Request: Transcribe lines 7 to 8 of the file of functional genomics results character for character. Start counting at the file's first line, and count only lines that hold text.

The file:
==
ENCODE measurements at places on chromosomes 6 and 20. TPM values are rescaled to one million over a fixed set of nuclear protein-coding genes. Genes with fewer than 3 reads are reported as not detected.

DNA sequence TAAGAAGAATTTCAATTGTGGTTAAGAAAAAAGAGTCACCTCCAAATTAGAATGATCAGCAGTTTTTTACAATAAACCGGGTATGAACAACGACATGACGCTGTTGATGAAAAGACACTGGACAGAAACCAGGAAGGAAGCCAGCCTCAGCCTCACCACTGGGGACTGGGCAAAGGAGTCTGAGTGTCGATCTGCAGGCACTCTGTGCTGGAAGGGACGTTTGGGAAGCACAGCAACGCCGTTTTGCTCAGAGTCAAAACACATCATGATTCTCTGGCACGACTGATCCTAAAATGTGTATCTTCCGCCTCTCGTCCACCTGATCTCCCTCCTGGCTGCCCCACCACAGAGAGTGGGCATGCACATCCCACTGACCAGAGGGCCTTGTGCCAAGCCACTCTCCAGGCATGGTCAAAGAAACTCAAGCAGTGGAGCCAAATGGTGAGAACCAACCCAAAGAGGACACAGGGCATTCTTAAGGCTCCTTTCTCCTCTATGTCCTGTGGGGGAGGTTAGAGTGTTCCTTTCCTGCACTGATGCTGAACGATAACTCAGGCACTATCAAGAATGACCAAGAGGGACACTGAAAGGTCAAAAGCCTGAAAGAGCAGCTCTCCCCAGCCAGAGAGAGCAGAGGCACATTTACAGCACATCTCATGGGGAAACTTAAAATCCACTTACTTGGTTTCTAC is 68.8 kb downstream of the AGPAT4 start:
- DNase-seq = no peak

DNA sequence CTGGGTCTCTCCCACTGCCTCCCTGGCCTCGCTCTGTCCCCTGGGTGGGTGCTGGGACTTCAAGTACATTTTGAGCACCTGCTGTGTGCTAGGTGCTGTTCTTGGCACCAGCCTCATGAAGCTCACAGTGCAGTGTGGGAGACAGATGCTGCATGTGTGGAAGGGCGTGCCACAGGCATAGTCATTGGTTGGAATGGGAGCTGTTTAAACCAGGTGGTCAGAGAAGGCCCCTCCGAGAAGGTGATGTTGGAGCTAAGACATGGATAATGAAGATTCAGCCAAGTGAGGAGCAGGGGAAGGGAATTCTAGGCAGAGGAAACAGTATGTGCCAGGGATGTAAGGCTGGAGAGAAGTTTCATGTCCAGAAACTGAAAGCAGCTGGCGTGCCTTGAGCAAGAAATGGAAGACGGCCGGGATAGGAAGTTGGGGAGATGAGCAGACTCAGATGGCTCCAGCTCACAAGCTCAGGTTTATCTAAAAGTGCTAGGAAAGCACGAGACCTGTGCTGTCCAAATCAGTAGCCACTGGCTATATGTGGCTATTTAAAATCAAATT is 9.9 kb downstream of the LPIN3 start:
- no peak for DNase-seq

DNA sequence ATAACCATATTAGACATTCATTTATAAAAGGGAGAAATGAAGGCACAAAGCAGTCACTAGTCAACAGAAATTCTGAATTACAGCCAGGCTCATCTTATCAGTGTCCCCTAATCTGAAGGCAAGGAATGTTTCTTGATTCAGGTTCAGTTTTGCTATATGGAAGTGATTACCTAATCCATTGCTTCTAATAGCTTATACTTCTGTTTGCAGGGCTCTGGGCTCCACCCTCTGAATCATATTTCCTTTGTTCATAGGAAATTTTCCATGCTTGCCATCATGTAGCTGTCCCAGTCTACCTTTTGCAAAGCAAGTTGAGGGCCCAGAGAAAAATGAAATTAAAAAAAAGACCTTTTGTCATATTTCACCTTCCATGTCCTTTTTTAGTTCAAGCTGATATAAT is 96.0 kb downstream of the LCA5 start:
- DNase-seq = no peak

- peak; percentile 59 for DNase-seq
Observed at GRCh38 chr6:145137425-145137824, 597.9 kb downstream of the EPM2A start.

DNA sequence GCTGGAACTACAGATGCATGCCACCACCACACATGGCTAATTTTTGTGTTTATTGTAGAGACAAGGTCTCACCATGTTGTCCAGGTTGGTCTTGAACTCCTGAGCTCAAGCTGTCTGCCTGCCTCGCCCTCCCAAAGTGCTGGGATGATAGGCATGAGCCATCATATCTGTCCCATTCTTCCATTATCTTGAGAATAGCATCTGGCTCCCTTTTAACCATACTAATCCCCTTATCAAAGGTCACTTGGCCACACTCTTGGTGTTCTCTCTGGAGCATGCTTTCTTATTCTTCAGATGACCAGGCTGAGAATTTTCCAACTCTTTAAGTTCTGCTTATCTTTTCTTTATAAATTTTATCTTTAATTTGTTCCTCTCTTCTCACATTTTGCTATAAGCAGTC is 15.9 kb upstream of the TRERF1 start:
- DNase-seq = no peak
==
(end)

- DNase-seq = no peak

- peak; percentile 59 for DNase-seq